David Everitt-Matthias is largely self-taught in the pastry and dessert section, but has developed an exciting, challenging repertoire at Le Champignon Sauvage. Whether it's swiss chard in a confit melon tart (above), or cherries mixed with burdock, we present the latest recipes from the two-Michelin-star chef
LEMON MERINGUE TART
One of my favourite classic desserts is lemon meringue pie, but only when it is as fresh as possible - after 5-6 hours the meringue starts to "weep". So I came up with this version for the restaurant. It is assembled at the last minute and because of this you have wonderful, crisp meringue and very crisp pastry, giving a perfectly clean and refreshing dessert. It is served with angelica and lemon sorbet and jelly, plus some zingy, fresh home-made cardamom yogurt.
INGREDIENTS (Serves 10)
For the tart
- 1 quantity of sweet pastry (see page 28)
- 250ml lemon juice
- Grated zest of 3 lemons
- 600ml double cream
- 14 egg yolks
- 125g caster sugar
- 250g unsalted butter, diced
- 3 gelatine leaves
For the meringue
- 30ml liquid glucose
- 50ml water
- 125g caster sugar
- 100g egg whites (about 3)
For the angelica and lemon sorbet
- 225ml lemon juice
- Grated zest of 2 lemons
- 250ml water
- 25ml liquid glucose
- 100g caster sugar
- 100g fresh angelica
- 11/2 gelatine leaves
- For the angelica and lemon jelly
- 200ml lemon juice
- 150ml water
- 180g caster sugar
- 40g fresh angelica leaves
- 2 gelatine leaves
- 200g cardamom yogurt (see over)
Roll the pastry out on a lightly floured surface until it is 2mm thick. Cut to a 12cm x 36cm rectangle, transfer to a baking sheet and place in the freezer for a few minutes to firm up. Remove from the freezer, prick all over with a fork and cut into 10 rectangles about 3.5cm x 12cm. Transfer to a baking tray lined with baking parchment and place in an oven preheated to 160°C/gas mark 3 for 5-7 minutes, until golden brown. Remove from the oven and leave to cool. Store in an airtight container until needed.
Bring the lemon juice and zest to the boil in a medium saucepan, reduce the heat and simmer for two minutes. Pour in the double cream and bring back to the boil, then remove from the heat. Whisk the egg yolks and caster sugar together and pour on the lemon cream, whisking constantly, then beat in the butter a little at a time. Return the mixture to the pan and put it back on the heat for just a couple of minutes, until finger warm. Soak the gelatine in cold water for about five minutes, until soft and pliable. Squeeze out all the water and add the gelatine to the pan, stirring until dissolved. Pass the mixture through a fine sieve into a jug.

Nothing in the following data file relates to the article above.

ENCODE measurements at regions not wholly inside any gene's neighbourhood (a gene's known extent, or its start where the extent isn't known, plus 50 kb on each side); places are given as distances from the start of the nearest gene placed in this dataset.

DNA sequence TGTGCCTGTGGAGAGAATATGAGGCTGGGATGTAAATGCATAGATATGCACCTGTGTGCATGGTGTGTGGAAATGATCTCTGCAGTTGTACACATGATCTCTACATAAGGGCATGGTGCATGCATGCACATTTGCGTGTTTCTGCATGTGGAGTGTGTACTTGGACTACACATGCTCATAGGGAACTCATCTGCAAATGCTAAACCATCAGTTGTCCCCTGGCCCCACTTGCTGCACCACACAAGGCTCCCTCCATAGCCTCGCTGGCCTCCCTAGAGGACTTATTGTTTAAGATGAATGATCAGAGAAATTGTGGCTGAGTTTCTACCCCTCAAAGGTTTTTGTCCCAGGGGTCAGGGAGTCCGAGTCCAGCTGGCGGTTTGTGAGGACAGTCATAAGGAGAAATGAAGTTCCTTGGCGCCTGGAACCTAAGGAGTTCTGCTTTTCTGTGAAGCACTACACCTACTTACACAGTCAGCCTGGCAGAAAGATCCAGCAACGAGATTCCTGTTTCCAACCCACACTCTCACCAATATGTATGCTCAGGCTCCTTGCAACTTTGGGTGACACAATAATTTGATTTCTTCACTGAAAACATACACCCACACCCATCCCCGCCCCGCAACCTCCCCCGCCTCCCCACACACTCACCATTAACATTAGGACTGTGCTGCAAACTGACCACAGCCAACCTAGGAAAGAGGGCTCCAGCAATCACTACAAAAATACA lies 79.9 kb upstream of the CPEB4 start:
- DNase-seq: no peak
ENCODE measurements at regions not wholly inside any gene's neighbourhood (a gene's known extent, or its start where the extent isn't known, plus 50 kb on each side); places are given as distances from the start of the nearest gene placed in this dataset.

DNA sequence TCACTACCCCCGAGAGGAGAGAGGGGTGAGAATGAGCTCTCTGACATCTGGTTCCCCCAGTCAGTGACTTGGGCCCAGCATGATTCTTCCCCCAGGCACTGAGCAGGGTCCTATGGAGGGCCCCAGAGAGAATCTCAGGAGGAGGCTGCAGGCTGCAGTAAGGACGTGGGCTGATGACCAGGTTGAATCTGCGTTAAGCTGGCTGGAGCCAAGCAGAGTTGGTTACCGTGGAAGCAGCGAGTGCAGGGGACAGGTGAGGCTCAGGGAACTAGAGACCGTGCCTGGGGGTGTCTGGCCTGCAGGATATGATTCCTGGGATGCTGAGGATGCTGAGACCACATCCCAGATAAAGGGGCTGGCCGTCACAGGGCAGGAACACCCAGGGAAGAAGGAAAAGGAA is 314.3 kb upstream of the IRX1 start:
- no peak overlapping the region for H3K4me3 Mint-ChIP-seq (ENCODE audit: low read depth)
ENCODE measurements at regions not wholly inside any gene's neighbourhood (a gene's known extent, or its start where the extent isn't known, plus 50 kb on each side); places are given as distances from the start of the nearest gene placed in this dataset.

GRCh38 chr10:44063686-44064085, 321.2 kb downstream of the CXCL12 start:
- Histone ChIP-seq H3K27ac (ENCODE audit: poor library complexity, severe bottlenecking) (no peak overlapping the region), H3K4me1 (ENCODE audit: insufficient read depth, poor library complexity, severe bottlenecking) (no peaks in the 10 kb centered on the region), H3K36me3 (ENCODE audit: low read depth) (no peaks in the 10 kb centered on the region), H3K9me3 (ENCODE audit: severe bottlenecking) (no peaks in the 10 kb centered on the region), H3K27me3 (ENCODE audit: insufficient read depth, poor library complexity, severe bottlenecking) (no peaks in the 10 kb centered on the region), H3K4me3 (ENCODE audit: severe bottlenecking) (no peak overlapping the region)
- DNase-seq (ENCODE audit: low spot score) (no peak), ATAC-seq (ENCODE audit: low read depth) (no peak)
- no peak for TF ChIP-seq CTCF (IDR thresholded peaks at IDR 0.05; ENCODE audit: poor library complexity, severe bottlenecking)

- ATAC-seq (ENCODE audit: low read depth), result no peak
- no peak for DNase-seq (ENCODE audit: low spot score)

Line a 36cm x 11.5cm x 4cm metal cooking frame with a double layer of clingfilm with a little overlap. Put the frame in a roasting tin lined with a cloth - this helps protect the lemon mixture from direct heat. Fill the frame to the top with the lemon mixture, then half-fill the roasting tin with hot water. Place in an oven preheated to 120°C/gas mark 1/2 and bake for 30-40 minutes, until the custard is just set when you shake the tray gently.
Take out of the oven and remove as much water as you can from the roasting tin. Leave to cool in the tin and then place in the fridge in the tin to chill.
Place the glucose, water and 100g of the caster sugar in a saucepan and bring to the boil, stirring to dissolve the sugar. Cook without stirring until it reaches 120°C on a sugar thermometer. When it reaches 110°C, start whisking the egg whites with the remaining caster sugar in a freestanding electric mixer. When the egg whites have formed soft peaks and the syrup has reached the correct temperature, turn the machine down and slowly pour in the syrup down the side of the bowl in a thin, steady stream. Continue whisking until the meringue is cold.
Place the meringue in a piping bag fitted with a small nozzle and pipe it into 4-5cm spikes flat along a baking sheet lined with baking parchment. Place in an oven preheated to 100°C/gas mark 1/4 and bake for 50 minutes to one hour with the door slightly open. The meringues should be dry and crisp; return them to the oven for longer, if necessary. Leave to cool and then store in an airtight container until needed.
Angelica and lemon sorbet
Place the lemon juice, lemon zest, water, glucose and caster sugar in a medium saucepan and bring to the boil, stirring to dissolve the sugar. Remove from the heat, add the angelica leaves and then pour into a liquidiser. Blend until smooth. Soak the gelatine in cold water for about five minutes, until soft and pliable. Squeeze out all the water and add the gelatine to the syrup. Stir until dissolved, then pass through a fine sieve. Transfer to an ice-cream machine and freeze according to the manufacturer's instructions. Transfer to the fridge to soften slightly about 10 minutes before serving.
Angelica and lemon jelly
Bring the lemon juice, water and caster sugar to the boil in a medium saucepan, stirring to dissolve the sugar. Remove from the heat, add the angelica leaves and place in a liquidiser. Blend until smooth. Soak the gelatine in cold water for about five minutes, until soft and pliable. Squeeze out all the water and add the gelatine to the syrup. Stir until dissolved, then pass through a fine sieve into a baking tray to a depth of 1cm. Place in the fridge to set.